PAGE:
Salvation in Life in the Book of Romans, by Witness Lee


Positional Sanctification

When we are first saved, we experience positional sanctification (Rom. 1:7a). Matthew 23:17 uses the gold of the temple as an illustration. The gold was originally common in its position. Some was sold at the shops, and some was stored at home. Some gold was beaten into rings and worn on the fingers. But when it was put into the offering box, the gold’s position was transferred from a common place to a sanctified place. At that time, the gold was positionally sanctified.

Dispositional Sanctification

Since we, the sinners, have been soaked by the element of the world in our inward nature, we not only need an outward change in position, but we also need inward dispositional sanctification. First, this sanctification delivers us from the nature that is soaked by the element of the world. Second, it puts us in the Holy Spirit (Rom. 15:16b). When we are in the Holy Spirit, we will not argue with others easily. On the contrary, we will be fully at peace with others.

We cooperate by presenting ourselves as slaves to righteousness (6:18, 22b) and by presenting our members, one by one, as slaves to righteousness (6:19b). For example, we may have used our mouth to argue with others in the past. But when we present our mouth to righteousness, we present it for speaking thanksgiving and praise. Thus, it is no longer used to argue with others. The use of our ears is another example. Our ears may have loved to listen to gossip about the shortcomings of others. But now when we are about to listen to these things, we can declare to Satan, “Get behind me. My ears have been presented as slaves to righteousness. I will no longer listen to these words. My ears are for listening to the word of God.’’ This is dispositional sanctification.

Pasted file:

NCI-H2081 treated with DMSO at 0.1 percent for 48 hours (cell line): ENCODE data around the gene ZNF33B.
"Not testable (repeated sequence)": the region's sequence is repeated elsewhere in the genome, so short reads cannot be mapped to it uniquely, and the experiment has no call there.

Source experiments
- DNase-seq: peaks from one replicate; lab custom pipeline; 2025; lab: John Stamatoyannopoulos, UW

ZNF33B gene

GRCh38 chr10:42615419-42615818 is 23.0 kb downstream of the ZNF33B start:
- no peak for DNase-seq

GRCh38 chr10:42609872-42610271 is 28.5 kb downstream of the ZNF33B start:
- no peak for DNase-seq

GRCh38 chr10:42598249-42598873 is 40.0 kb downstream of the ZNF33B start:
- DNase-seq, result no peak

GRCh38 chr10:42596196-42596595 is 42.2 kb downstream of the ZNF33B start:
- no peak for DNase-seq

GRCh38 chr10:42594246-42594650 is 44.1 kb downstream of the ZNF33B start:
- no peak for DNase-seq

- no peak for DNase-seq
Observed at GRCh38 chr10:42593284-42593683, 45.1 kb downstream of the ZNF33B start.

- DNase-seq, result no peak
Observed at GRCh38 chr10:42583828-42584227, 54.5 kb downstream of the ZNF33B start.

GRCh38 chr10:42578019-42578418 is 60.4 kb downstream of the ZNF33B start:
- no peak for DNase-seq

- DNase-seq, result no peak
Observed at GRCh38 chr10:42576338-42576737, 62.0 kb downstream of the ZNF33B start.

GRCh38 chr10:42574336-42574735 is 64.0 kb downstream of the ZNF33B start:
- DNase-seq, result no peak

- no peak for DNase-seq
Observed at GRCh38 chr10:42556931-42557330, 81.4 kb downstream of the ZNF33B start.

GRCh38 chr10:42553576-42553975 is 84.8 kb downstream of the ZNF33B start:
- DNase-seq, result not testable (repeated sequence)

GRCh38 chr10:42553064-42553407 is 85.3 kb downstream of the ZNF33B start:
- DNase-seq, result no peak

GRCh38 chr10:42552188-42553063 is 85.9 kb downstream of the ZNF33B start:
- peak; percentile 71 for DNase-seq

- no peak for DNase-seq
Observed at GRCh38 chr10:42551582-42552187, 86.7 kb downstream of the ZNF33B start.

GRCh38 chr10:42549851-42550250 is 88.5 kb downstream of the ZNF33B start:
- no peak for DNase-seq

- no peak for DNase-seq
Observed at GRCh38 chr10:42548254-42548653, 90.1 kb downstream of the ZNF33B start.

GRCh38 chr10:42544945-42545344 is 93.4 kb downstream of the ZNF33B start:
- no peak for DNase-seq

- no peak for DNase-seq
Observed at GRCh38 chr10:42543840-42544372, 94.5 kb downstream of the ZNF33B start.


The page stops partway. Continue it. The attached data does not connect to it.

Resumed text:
When we cooperate with the Lord to present our members as slaves to righteousness, the fruit of this sanctification causes us to be separated dispositionally and to be occupied by God. Our lips are occupied by God, and our ears are occupied by God. The more we are occupied by God, the more God’s life increases in us, and the more we enjoy God Himself. Hence, the end of our being sanctified dispositionally unto God is eternal life (6:22b).


The outlines that I am giving you are clear and concise. They give you a good example. When you go to the villages to teach the new ones, you have to teach them point by point. You must not teach in a wrong way. If you teach wrongly, it will be difficult to change the new ones. I hope that we would all carefully keep this point. When we teach the truth, we must speak accurately.

Moreover, when we speak, we have to learn to speak slowly, with proper variation of tone and with proper rhythm. We have to learn this. For those of us who are working for the Lord, most of our work involves speaking to others. The key to speaking is not whether we think that we have spoken clearly or not, but whether others have understood our speaking or not. If others do not understand us, then our speaking will have no result. Hence, we who are working for the Lord have to learn to speak. What we speak must be something that others can understand and comprehend.

(Salvation in Life in the Book of Romans, Chapter 3, by Witness Lee)